Sunday, March 27, 2016

Oklahoma experiences deep mantle movement

A deep M3.6 earthquake indicates lower mantle motion.  More than that - the past few weeks have shown very deep earthquakes, and unusual activity at New Madrid.  Last December, a remarkable series of large earthquakes also rang New Madrid, which is the best strain gauge available in the area.

In active areas, these deep strain events happen all the time, and don't mean anything.  But the physics makes it almost impossible to happen here, yet here it is.  Had anybody bothered to image the crust they would have found a line, called the Moho, below which there is no structure, and no earthquakes.  Yet, this stuff is like Silly Putty, and is semi-rigid.

I'm only posting this because it may prove to be significant in hind-sight.  I would imagine that New Madrid would have undergone some of this before 1811.  It is essential for a large earthquake, yet it doesn't presage one.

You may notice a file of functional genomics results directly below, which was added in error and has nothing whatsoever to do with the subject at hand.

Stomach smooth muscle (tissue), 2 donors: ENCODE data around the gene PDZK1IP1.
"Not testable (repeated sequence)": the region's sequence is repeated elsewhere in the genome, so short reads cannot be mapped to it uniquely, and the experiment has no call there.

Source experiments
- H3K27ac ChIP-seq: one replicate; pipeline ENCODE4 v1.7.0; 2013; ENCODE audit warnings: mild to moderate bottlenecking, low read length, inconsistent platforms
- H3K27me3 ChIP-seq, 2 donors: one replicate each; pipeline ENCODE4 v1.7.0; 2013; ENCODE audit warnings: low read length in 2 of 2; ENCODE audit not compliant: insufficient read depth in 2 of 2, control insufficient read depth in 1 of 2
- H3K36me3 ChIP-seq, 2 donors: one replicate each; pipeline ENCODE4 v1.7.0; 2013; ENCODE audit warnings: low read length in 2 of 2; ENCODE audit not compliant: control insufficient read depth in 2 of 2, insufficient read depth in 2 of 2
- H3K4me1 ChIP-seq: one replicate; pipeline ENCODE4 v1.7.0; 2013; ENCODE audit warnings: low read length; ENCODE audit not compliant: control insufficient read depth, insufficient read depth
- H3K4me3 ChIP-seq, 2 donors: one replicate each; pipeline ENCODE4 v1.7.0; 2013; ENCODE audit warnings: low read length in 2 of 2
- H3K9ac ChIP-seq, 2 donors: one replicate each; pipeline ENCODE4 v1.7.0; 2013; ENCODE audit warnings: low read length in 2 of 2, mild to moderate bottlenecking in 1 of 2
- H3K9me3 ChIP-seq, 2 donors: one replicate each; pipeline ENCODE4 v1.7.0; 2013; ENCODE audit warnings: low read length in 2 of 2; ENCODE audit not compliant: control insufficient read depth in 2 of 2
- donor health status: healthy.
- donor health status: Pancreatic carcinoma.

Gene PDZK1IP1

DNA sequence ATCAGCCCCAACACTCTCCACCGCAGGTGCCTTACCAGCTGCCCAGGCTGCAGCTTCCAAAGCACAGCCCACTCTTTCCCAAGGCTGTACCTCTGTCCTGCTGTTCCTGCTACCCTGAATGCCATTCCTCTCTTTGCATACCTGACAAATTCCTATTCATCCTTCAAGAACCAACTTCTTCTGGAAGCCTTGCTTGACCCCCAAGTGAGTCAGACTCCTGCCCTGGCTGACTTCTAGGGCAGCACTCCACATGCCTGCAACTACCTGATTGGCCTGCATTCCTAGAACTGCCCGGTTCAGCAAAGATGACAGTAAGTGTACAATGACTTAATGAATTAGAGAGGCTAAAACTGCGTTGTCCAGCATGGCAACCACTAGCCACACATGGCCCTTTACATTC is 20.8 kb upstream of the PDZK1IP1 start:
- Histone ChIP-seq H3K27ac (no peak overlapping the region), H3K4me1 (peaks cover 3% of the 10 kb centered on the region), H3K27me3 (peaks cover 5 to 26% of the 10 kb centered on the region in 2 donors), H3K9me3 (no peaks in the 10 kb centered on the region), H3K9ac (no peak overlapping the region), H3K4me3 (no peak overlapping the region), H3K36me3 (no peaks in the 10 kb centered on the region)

I suspect this is a response from the December event.  Slowly, the earthquakes got deeper and applied the strain to the putty below the Moho.  It has now responded, and the earthquakes should slowly rise again.  As usual, we shall see.

Thanks to Stanford and such, OK is convinced that all this is due to volume.  A close examination of the rock mechanics (physics) shows this to not be the case.  They are continuing to inject more fresh water as the gas wells start up, and we expect a busy season.

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